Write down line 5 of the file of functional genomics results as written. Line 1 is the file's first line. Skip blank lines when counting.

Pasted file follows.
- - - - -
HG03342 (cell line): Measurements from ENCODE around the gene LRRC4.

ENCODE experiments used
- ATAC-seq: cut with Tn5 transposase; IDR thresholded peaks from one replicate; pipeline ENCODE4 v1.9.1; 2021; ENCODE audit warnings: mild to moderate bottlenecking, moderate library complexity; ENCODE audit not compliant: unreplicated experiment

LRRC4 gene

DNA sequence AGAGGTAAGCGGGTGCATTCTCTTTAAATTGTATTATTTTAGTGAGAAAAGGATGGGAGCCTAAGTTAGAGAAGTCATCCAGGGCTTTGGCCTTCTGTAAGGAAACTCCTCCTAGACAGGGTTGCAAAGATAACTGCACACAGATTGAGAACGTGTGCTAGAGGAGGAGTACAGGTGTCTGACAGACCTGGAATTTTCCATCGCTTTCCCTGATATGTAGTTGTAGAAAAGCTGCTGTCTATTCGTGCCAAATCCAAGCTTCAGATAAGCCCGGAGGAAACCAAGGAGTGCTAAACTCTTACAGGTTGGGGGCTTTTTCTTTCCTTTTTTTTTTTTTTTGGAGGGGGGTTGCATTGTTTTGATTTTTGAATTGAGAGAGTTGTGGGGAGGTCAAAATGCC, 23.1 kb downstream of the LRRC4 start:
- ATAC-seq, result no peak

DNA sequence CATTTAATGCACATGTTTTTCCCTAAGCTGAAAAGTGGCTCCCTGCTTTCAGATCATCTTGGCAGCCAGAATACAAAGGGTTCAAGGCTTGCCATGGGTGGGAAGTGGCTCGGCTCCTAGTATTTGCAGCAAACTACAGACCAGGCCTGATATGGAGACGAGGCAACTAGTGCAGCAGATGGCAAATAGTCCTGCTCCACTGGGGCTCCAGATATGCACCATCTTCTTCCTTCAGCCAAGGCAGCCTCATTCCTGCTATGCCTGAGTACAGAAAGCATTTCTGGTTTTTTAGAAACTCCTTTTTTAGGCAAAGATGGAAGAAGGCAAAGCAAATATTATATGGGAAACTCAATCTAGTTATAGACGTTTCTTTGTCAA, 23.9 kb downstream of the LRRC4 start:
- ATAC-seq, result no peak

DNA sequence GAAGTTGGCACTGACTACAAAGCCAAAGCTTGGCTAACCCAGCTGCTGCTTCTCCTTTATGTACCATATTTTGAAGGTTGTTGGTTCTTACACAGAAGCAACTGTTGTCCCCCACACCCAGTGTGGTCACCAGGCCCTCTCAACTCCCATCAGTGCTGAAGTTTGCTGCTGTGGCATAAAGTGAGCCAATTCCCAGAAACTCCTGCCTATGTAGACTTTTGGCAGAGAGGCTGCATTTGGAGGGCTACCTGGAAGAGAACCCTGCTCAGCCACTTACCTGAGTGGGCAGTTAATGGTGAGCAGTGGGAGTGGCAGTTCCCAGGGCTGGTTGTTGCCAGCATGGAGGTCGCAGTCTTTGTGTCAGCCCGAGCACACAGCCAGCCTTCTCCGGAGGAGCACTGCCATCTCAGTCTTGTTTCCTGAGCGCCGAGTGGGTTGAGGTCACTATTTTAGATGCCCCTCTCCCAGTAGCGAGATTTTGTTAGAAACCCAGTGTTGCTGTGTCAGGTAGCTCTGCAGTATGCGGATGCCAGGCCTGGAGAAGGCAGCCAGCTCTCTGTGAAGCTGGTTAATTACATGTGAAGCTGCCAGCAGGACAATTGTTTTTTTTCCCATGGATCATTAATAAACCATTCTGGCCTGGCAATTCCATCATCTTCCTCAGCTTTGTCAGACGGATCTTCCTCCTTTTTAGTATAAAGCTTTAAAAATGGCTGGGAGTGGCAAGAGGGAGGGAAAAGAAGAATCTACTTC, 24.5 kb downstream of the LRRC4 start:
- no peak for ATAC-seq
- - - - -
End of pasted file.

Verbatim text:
DNA sequence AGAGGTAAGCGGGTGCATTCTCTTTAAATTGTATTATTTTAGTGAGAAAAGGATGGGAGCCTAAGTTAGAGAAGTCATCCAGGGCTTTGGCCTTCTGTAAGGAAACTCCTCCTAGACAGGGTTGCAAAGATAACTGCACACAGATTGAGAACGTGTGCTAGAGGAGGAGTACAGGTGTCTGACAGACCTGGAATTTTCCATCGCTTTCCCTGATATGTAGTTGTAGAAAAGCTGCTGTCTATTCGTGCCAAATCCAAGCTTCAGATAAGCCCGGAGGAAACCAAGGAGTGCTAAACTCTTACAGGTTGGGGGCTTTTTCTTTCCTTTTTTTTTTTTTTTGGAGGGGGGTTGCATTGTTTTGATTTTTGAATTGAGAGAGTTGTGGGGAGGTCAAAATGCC, 23.1 kb downstream of the LRRC4 start: